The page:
Wednesday, April 24, 2024

The offices of the state Public Employee Retirement Administration Commission are in an Assembly Square, Somerville, building. (Photo: Novaya Real Estate Ventures)

The December death of a much-loved school custodian, James “Jimmy” Ravanis, stunned the community and brought home the dangers of Covid-19. Now his widow, Kerry Ravanis, is seeking accidental death benefits from the public pension system, which requires her to show that he got infected at work.

Her case is the first of its kind in the state, said her attorney, Thomas F. Gibson, citing a report from the state agency that governs retirement benefits for public employees, the Public Employee Retirement Administration Commission. He said he knows of one other Covid-related claim “in the pipeline” outside of Cambridge, but it is for disability, not death.

On Monday the Cambridge Retirement Board approved Kerry Ravanis’ application for accidental death benefits based on evidence submitted by Gibson, including medical records. Now the claim goes to Perac, which almost always convenes a three-doctor panel to evaluate the records. Its findings go back to the Cambridge board, which has limited authority to overrule any decision by Perac.

There are formidable barriers to qualifying for accidental disability or death benefits. For accidental disability, workers must demonstrate that their impairment is permanent. Applicants for accidental disability and death benefits related to an infection must also prove their exposure most likely occurred in the workplace. Gibson said more Covid-related disability cases may be filed as researchers find out more about “long Covid,” the panoply of lasting symptoms reported by many survivors. “Where the long-term effects of Covid are still being discovered, an employee may be disabled, but the medical question is whether that disability is likely to be permanent,” he said.

The other issue facing workers or their survivors seeking Covid-related benefits – proving that infection occurred at work – can be difficult, said John W. Parsons, executive director of Perac. In the only Covid-related claim before Kerry Ravanis’ case, he said, an employee asserted he or she became disabled from asthma and Covid-19. A medical panel ruled that the worker did suffer permanent disability but said it wasn’t job-related, Parsons said.

Convincing evidence


After Ravanis died Dec. 28, then-schools superintendent Kenneth Salim said he didn’t know how the longtime school system worker got infected. “I wish I had clear answers to provide, but unfortunately, I do not,” he told School Committee members on Jan. 5.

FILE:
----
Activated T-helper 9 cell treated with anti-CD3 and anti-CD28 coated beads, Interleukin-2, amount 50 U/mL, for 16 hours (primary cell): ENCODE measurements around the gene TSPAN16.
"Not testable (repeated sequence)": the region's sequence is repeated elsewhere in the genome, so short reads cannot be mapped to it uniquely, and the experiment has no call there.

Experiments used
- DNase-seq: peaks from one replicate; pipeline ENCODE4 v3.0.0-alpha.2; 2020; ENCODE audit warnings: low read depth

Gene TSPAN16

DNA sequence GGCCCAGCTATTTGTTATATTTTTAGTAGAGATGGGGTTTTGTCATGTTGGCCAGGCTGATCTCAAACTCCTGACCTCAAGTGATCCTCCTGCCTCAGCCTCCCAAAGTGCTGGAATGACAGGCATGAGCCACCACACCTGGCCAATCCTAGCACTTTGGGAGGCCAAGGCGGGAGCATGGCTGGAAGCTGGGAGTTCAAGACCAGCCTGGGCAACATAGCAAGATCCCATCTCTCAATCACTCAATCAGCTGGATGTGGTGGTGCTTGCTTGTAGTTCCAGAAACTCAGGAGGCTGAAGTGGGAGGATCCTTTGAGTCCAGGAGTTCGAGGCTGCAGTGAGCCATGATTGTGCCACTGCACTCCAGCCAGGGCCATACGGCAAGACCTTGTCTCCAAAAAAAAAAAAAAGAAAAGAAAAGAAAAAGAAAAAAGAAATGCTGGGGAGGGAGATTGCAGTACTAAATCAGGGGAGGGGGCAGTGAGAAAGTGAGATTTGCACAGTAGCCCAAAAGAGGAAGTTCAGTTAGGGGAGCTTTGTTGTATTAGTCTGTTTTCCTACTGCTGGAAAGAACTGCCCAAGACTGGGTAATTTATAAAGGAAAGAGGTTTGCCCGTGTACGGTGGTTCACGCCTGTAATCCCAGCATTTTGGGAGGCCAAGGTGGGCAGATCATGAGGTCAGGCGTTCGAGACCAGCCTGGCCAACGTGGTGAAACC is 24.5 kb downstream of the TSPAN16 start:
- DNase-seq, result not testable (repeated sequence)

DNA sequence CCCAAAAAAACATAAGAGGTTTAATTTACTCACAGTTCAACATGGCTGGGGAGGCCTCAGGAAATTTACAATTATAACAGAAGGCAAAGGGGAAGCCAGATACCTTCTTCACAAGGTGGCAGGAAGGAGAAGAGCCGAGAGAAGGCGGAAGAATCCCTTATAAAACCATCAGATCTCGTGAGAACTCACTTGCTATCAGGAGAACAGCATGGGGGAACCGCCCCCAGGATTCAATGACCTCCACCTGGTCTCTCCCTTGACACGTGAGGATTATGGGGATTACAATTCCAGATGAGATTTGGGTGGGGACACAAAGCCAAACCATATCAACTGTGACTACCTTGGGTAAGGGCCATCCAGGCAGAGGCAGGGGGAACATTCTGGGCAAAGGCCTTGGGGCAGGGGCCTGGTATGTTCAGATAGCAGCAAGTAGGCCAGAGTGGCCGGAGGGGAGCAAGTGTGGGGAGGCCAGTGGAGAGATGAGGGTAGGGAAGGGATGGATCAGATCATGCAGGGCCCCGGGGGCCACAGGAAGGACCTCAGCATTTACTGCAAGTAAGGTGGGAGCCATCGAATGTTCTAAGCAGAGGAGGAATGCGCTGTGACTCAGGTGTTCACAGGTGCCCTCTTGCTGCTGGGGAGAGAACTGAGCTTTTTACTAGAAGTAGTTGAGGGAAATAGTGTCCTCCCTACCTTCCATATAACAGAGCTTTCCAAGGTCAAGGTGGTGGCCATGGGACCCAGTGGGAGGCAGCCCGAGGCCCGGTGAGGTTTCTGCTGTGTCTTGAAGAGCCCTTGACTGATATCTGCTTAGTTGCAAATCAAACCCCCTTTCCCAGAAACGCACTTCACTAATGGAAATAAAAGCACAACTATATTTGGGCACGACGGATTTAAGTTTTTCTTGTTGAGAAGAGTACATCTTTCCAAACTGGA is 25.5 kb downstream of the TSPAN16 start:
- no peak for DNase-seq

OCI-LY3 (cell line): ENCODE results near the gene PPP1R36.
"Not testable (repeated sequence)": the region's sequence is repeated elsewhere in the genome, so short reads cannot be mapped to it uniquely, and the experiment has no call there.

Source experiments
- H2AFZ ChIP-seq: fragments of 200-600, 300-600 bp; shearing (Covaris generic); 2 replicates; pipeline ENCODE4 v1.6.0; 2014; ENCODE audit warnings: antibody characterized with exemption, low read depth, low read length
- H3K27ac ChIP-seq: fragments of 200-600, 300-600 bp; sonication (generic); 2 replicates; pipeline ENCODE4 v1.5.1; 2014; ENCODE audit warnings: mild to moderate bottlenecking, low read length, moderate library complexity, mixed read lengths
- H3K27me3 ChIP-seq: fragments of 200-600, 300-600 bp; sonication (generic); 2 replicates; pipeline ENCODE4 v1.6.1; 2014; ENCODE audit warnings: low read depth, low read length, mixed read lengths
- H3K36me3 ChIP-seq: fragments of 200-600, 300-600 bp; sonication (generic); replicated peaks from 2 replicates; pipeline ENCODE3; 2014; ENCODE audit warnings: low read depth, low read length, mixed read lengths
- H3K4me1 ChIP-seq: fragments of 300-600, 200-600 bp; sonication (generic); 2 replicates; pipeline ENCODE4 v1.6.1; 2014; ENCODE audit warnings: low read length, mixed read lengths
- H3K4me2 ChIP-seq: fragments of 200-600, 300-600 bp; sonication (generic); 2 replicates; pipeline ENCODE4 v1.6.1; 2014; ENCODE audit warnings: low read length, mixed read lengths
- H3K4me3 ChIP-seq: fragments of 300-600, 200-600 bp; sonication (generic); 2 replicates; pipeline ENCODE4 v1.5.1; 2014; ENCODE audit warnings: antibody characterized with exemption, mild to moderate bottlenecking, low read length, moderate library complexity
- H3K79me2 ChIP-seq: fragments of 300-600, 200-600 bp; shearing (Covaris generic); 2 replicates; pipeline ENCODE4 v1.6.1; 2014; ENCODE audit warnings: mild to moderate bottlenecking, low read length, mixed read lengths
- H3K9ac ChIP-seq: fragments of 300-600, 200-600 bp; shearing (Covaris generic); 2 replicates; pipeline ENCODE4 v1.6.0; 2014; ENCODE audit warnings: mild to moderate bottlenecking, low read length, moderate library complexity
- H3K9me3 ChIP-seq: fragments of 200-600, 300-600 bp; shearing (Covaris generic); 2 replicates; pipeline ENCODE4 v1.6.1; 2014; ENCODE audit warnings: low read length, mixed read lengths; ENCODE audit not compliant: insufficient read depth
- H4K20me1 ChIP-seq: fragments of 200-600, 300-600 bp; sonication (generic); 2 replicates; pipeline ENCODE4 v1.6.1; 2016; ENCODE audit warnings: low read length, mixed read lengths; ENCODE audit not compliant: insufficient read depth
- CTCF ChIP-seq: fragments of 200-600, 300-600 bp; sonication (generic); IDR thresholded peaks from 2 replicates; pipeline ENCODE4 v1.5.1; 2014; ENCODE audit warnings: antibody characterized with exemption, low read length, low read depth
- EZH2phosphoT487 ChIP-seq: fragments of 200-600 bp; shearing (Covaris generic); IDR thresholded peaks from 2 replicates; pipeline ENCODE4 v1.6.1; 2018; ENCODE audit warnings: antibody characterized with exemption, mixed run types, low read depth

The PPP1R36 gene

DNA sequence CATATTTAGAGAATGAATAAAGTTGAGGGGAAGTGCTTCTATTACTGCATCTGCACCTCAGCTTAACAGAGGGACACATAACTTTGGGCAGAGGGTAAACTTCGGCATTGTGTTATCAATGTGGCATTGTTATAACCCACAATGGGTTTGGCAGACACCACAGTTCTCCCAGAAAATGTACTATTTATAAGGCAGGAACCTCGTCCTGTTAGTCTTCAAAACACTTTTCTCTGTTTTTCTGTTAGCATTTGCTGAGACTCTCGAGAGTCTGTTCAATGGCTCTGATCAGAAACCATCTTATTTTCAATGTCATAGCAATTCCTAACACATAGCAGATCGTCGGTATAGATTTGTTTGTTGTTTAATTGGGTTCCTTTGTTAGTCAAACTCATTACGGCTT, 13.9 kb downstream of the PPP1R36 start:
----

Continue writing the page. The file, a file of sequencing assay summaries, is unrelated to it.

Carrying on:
Gibson said that the evidence presented to Retirement Board members Tuesday “was convincing that Mr. Ravanis and his co-workers were exposed to the Covid-19 virus while at work at the King Open School” after it reopened to in-person classes in October 2020.

Gibson also revealed that other custodians who worked with Ravanis at King Open School got workers compensation payments for temporary disability after they became infected, which has not been previously disclosed. “While Mr. Ravanis’ co-workers survived exposure to the virus, he, unfortunately, did not,” Gibson said.

Not seeking to blame

A Covid-19 vaccine didn’t become available until December and was in short supply, with health care workers given top priority for vaccination.

Gibson said Kerry Ravanis isn’t seeking to blame school officials for her husband’s death. “The reopening issues faced by the Cambridge Public Schools were not unique to Cambridge,” he said.

A number of proposed bills in the state Legislature would make it easier for public employees who were infected by Covid or died from it to get benefits. The most sweeping proposals would give any state or local government employee a presumption that their illness, disability or death from Covid was related to their work, as long as they were required to work outside their home during the Covid state of emergency. Other bills would give the same presumption to certain employees such as firefighters, police officers and first responders, and some would expand it to cover workers who contract hepatitis A and other infectious diseases. There has been no action on any of the presumption bills except hearings.